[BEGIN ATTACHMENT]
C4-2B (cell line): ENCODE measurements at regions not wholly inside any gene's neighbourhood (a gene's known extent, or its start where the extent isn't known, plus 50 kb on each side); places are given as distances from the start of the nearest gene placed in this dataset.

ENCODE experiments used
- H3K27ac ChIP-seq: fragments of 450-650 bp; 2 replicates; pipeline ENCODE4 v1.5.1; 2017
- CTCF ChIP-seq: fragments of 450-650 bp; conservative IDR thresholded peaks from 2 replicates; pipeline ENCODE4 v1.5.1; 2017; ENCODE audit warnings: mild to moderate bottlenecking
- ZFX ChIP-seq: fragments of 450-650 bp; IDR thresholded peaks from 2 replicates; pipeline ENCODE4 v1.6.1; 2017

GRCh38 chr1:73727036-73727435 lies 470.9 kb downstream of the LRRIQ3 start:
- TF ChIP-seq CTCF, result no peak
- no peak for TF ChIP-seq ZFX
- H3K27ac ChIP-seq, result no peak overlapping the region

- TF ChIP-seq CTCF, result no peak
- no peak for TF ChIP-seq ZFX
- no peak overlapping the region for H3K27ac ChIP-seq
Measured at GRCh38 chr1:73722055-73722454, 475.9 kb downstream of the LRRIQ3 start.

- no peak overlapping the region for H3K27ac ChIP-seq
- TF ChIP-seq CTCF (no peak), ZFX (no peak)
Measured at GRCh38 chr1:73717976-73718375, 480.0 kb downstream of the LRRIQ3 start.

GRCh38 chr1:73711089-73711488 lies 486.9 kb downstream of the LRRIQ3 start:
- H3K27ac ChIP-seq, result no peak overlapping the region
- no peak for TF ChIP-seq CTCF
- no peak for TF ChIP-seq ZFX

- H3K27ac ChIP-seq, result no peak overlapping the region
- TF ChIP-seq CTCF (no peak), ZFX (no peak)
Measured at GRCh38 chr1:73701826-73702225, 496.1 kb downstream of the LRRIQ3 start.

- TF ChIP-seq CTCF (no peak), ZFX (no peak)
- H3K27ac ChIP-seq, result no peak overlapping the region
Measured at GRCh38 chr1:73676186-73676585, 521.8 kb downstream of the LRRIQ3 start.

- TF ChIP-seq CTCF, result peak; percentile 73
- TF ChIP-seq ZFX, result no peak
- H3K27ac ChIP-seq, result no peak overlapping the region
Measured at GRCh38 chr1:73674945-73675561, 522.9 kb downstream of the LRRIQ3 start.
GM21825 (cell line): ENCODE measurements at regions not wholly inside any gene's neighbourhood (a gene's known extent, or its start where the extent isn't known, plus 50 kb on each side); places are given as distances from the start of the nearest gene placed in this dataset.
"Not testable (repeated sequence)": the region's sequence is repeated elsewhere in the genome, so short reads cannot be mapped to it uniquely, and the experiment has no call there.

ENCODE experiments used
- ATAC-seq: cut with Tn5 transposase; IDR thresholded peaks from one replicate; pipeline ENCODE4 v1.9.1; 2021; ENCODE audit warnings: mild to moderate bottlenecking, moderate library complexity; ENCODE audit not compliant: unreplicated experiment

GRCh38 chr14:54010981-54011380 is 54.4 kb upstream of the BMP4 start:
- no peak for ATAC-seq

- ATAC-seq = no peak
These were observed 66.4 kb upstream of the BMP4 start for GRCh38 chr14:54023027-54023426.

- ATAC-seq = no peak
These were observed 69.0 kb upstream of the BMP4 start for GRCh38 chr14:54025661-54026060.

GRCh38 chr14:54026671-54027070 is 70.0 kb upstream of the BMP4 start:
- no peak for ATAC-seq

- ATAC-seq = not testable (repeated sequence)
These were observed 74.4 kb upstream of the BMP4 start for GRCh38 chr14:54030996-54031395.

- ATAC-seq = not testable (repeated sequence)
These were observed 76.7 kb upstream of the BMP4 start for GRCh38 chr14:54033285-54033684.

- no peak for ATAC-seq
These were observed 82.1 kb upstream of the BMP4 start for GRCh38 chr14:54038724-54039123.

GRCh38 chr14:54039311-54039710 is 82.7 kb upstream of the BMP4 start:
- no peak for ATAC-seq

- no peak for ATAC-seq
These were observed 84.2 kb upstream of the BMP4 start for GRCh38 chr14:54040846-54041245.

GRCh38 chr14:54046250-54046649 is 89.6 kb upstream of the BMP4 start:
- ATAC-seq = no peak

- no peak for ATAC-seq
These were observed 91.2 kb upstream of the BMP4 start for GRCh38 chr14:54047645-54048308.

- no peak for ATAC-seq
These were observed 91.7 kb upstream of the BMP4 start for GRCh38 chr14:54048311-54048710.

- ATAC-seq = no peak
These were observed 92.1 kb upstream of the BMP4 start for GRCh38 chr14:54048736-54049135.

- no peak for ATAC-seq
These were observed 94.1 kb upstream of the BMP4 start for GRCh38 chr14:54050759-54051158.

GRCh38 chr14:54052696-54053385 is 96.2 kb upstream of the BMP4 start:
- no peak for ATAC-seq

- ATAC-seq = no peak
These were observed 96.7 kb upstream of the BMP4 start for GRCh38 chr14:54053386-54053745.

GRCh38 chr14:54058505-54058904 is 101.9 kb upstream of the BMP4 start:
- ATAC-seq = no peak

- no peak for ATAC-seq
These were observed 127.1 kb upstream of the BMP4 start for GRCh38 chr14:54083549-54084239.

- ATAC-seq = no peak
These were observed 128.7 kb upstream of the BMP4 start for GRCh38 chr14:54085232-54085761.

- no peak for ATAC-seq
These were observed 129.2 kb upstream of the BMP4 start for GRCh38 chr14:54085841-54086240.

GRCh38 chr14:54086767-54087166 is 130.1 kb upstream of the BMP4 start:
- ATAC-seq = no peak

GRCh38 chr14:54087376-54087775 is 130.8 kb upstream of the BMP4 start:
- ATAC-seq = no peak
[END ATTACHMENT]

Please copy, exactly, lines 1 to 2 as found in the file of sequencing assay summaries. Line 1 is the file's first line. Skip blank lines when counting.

C4-2B (cell line): ENCODE measurements at regions not wholly inside any gene's neighbourhood (a gene's known extent, or its start where the extent isn't known, plus 50 kb on each side); places are given as distances from the start of the nearest gene placed in this dataset.

ENCODE experiments used